What difference does this make to the EU feed industry and what is ahead?
Genetically modified, or GM, crops are being used to a small extent in the EU feed industry, but that may change in the future, especially due to the war in Ukraine. Here is a brief look at some new developments and what developments may be ahead.
On March 31, the European Commission authorised 3 more genetically modified varieties of several crops – soybean, oilseed rape and cotton – for import and subsequent use in food products and animal feed. The agency also renewed the authorisation of another GM cotton variety for the same purposes. The authorisations are valid for 10 years, and any products produced from these crops are subject to the EU’s strict labelling and traceability rules.
On May 25, the EC also authorised 2 more varieties/hybrids of GM crops, one maize and one soybean, for import for food/feed use. In August 2021, 7 varieties/hybrids (3 maize, 2 soybean, 1 oilseed rape, and 1 cotton) were also similarly authorised, and 3 more (2 maize and 1 oilseed rape) received renewed authorisations.
The European Commission (EC), when asked for comment, noted that there are currently 283 GMOs authorised for import to be used in food/feed. Only 1 GM crop (a maize called MON 810) is authorised for cultivation (and food/feed use), and it has been grown in the EU since as far back as 2008.
In terms of the impact of new approvals in the European feed industry, Arnaud Bouxin (deputy secretary general at FEFAC, the association of the European compound feed & premix industry) predicts none in the near future.
Looking to the long term, however, he can provide a few specifics about the use of these crops and others – both GM and non-GM – in EU feed. For the new approved soybean variety, GMB151, he says seed multiplication will just start now, so delivery to the EU may not take place before 2023. When asked about the overall GM soybean import picture, the EC stated that there are only estimated figures from 2016 available, from a working document on GMO commodities; out of the 36 million tonnes of soybean equivalent imported annually that year, about 85% (30 million tonnes) was GM.
For rapeseed, Bouxin explains that “what we import is mostly seeds from Australia, Canada and Ukraine and very little meal.”
For cottonseed, the EU imports very little overall – 6,000 tonnes of seed and 3,000 tonnes of meal on average over the last few years, according to Bouxin, so the new variety approval in March does not change anything for the EU feed industry.
Usually, cotton seed or meal is used in feed for cattle but this has become anecdotal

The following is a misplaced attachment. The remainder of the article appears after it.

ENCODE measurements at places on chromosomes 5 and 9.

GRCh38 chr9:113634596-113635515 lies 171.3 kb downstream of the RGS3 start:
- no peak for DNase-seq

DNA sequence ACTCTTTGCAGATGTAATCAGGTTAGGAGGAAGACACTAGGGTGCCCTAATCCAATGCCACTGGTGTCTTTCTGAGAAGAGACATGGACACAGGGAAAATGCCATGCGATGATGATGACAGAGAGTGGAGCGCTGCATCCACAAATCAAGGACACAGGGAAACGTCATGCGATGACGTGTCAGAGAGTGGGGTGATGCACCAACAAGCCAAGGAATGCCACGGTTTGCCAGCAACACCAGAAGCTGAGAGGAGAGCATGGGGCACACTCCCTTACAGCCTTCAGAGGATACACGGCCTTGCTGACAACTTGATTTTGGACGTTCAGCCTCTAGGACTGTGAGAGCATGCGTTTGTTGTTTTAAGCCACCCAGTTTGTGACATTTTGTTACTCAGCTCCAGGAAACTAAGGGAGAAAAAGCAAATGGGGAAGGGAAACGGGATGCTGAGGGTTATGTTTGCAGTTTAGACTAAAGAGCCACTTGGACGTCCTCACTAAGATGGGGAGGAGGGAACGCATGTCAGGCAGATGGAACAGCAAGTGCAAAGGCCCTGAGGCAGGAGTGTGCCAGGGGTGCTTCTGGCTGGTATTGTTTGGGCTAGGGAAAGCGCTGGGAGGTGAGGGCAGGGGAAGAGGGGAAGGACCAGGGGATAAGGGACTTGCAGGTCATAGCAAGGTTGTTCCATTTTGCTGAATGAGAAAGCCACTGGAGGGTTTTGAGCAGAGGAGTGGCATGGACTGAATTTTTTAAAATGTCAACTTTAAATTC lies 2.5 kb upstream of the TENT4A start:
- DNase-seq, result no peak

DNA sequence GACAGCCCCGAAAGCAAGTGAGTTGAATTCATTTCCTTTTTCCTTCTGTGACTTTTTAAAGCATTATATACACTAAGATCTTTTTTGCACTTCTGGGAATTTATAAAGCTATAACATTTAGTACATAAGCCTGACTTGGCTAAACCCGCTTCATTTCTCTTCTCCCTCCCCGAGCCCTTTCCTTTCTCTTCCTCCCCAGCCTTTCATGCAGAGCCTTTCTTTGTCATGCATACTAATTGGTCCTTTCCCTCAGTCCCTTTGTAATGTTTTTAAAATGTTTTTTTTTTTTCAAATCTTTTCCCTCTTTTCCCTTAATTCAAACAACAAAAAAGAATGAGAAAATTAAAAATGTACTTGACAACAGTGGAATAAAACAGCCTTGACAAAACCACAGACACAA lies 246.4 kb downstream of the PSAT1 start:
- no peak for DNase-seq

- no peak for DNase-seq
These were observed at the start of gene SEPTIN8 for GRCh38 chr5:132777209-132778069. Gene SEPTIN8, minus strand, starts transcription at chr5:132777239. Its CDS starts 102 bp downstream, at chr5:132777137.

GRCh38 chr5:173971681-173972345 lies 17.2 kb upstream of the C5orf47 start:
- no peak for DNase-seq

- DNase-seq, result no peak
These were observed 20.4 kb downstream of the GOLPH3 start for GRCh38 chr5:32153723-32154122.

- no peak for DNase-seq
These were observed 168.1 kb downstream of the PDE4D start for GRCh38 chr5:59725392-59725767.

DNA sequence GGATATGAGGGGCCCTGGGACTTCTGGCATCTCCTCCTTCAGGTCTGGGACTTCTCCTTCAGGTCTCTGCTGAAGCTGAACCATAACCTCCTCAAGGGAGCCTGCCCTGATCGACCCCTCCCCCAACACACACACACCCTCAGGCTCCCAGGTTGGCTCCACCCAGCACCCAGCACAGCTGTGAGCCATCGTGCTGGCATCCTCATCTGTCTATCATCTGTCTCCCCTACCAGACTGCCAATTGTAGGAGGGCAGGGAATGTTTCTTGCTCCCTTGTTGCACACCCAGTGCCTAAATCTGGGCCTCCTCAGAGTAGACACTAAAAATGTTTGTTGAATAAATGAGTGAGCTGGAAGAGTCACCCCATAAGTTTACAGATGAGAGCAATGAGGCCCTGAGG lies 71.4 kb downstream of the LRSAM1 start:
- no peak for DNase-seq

He explains that overall, demand has not been strong for imported GM cottonseed among FEFAC members since it has become allowable as an import. “Usually, cotton seed or meal is used in feed for cattle but this has become anecdotal,” Bouxin explains, adding that “the fact that the cotton seed or meal is GM is not really an asset. On the contrary, importing GM cotton seed/meal is a risk in case of the presence of a non-EU approved event. Not all GM cotton traits cultivated worldwide are authorised in the EU yet.” He adds that there could be new interest in importing non-GM cottonseed/meal with the war in Ukraine and the difficulties involved with importing non-GM sunflower meal.
In February, CropLife Europe released a position paper on GM crops, noting that the import and cultivation of GM crops in the EU contributes to Europe’s goals for a sustainable food system and is a key driver of safe and affordable food. The paper summary states “the EU imports approximately 70% of all protein-rich crops used in the feed sector, the majority of which are GM.”
How strong is the demand in general among FEFAC members for imported GM crops for their feed production? Bouxin says a significant proportion of oilseed meals used in the EU are imported and the bulk of that is GM, but this is not a matter of it being lower in price or not. “It is just that it has become the global standard,” he says. “On the other hand, there is demand for non-GM feed in the EU and this supposes costs associated with ‘identity preservation’ (the careful handling of the grain along a verified chain of custody from a farm throughout the supply chain to the end user).”
The other crop imported into the EU in significant volumes for the feed industry is maize, and again, Bouxin says the EU demand is more for non-GM maize. “The sourcing of non-GM maize is, however, significantly affected by the war in Ukraine,” he notes, “as Ukraine has been, for at least the last ten years, the main supplier of maize to the EU.”
Looking forward, Bouxin says that FEFAC members do not have any special expectations in terms of GM crops. “What we are advocating is synchronised authorisation/cultivation globally to avoid trade disruption,” he explains. “This concerns in particular soybeans, maize and rapeseed.”
In Kenya, there has been a long-term ban on import of GM crops. Feed prices reached intolerable levels for many animal breeding companies over the last few months, with many reportedly going bankrupt. Livestock farmers and breeding companies there want the GM import ban lifted.